dude, i'm no sonny, answer #5 now pls will ya.
    The Lorentz formula tells you the force acting on some charge at any given place. You need to do extra work to figure out the full implications for motion.

    If the magnetic field is uniform, the force will be constant (and still at right angles). That means that an electron will traverse a circular trajectory. If the field is not uniform, the motion will be different.
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    Quote Originally Posted by curious mind View Post
    dude, i'm no sonny, answer #5 now pls will ya.
    tk421 seems to have handled that... But, Sonny, I'm no dude!
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    i a field is uniform, wouldn't that be like refracting? and not uniform like zig-zag(which could give a result like its uniform when it isn't?)
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    Quote Originally Posted by Neverfly View Post
    Quote Originally Posted by curious mind View Post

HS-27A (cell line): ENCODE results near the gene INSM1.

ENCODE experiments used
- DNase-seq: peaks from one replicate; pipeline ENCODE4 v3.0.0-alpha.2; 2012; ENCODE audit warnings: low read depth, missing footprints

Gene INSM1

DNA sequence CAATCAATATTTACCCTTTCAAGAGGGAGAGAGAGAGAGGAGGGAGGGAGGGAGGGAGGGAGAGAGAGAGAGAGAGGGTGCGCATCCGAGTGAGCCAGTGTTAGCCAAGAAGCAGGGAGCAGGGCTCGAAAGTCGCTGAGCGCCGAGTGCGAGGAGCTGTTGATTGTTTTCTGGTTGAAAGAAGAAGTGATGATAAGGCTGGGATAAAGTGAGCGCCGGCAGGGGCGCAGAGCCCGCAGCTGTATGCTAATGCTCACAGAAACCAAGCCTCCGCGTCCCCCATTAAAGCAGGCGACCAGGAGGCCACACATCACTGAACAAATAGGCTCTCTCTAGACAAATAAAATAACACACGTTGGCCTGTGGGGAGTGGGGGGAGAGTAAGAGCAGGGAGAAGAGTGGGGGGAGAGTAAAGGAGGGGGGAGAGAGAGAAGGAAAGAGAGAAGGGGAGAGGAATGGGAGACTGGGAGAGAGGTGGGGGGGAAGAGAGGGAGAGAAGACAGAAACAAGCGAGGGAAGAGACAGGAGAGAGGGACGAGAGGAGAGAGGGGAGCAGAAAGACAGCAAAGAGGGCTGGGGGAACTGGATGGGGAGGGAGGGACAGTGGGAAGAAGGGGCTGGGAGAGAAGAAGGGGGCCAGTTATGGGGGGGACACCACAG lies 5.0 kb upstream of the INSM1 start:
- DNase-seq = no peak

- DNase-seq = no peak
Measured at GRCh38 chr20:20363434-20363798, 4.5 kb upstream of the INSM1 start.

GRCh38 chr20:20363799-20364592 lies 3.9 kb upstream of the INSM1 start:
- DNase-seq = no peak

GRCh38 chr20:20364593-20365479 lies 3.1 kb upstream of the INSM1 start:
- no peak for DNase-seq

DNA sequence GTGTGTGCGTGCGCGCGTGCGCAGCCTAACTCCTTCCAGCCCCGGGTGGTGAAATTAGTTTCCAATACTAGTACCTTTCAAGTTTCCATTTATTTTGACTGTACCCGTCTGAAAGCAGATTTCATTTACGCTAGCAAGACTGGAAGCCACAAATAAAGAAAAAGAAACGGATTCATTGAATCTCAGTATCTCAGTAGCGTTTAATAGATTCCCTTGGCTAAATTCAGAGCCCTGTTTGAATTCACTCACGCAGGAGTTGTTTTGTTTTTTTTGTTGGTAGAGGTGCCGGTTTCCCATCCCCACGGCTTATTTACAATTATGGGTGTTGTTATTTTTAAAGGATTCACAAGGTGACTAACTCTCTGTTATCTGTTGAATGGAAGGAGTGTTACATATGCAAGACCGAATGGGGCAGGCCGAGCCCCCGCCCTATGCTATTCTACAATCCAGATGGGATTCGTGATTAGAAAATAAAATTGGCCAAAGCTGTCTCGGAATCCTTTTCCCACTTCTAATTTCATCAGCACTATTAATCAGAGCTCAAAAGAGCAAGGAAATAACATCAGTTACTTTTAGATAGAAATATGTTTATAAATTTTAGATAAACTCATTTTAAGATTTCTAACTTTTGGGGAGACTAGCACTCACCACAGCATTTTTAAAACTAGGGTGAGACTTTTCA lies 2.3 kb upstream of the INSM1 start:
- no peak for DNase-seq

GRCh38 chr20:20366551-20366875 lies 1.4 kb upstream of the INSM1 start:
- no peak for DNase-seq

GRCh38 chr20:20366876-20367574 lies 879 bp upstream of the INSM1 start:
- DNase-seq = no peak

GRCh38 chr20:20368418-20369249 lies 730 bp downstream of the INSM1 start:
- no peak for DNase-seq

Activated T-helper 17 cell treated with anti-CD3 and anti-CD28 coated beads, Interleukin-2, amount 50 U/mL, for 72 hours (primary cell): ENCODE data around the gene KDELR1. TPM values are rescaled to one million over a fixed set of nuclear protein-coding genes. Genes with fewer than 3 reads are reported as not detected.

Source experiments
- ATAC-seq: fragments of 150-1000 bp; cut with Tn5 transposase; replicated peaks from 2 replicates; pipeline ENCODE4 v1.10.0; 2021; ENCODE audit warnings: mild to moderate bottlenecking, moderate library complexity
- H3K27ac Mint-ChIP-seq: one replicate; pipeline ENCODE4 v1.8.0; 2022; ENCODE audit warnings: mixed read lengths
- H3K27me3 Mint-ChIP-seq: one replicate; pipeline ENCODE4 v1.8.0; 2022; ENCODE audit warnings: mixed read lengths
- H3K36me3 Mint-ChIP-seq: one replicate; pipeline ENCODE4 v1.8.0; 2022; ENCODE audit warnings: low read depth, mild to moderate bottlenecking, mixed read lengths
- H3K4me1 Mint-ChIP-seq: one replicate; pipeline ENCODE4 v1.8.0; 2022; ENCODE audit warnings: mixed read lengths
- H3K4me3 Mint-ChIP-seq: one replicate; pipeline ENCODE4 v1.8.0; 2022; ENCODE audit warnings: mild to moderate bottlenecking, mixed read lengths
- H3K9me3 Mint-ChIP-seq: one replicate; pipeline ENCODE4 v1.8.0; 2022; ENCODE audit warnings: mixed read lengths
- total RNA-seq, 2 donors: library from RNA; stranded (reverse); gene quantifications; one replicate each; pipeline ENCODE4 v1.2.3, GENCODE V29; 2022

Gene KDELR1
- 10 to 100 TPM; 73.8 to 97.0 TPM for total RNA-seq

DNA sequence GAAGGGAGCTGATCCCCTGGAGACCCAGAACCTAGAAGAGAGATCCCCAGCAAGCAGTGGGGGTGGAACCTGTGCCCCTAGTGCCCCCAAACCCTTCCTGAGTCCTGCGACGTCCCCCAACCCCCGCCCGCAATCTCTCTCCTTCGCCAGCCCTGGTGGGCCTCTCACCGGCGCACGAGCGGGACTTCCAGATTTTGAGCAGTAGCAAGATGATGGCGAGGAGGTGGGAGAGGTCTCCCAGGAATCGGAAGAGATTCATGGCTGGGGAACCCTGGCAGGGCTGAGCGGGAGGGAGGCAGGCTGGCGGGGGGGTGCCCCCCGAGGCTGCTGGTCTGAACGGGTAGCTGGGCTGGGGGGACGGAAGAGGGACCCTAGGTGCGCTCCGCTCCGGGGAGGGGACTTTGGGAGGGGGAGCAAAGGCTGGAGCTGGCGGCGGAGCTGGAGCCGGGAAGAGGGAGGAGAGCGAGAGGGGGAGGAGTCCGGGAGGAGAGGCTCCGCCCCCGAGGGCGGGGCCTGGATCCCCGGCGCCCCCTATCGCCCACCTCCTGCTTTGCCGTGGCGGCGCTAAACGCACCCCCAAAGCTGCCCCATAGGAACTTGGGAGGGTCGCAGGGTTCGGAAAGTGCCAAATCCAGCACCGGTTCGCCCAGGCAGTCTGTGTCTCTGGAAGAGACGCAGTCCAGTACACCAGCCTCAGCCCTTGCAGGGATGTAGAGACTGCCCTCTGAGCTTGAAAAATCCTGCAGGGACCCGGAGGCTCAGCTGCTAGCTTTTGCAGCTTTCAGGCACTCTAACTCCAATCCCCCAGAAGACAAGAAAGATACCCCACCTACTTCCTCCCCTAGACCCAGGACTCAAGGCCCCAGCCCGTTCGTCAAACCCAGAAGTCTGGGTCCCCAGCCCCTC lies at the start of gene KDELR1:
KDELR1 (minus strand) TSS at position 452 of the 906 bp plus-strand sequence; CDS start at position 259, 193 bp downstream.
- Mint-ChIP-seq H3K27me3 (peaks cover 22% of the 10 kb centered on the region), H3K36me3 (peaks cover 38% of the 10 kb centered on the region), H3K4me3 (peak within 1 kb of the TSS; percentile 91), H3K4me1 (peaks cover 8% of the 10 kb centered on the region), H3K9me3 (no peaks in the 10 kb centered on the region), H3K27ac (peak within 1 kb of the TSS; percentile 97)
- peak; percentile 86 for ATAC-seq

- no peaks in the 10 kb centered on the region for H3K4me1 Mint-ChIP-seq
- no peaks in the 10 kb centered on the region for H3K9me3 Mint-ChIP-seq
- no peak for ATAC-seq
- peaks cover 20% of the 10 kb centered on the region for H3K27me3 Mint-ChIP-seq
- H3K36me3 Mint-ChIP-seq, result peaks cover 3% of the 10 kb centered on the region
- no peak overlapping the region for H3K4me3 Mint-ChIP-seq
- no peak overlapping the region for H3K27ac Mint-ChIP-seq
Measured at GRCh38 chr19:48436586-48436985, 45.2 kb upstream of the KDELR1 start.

dude, i'm no sonny, answer #5 now pls will ya.
    tk421 seems to have handled that... But, Sonny, I'm no dude!
    dude don't call me sonny then
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    Quote Originally Posted by curious mind View Post
    i a field is uniform, wouldn't that be like refracting?
    Huh?

    and not uniform like zig-zag(which could give a result like its uniform when it isn't?)
    That hurt my brain. Can you try again, with more detail? I have no clue what you are trying to say, sorry.
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    i don't know why i typed refraction, i meant friction.
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    Quote Originally Posted by curious mind View Post
    i don't know why i typed refraction, i meant friction.
    Oh, ok.

    As far as friction is concerned, the answer is no. Friction is dissipative (i.e., energy-losing). There's no energy loss in the magnetic scenario we've been discussing, so friction doesn't quite apply as an analogy.
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    is that why old movies have a bad quality?[/QUOTE]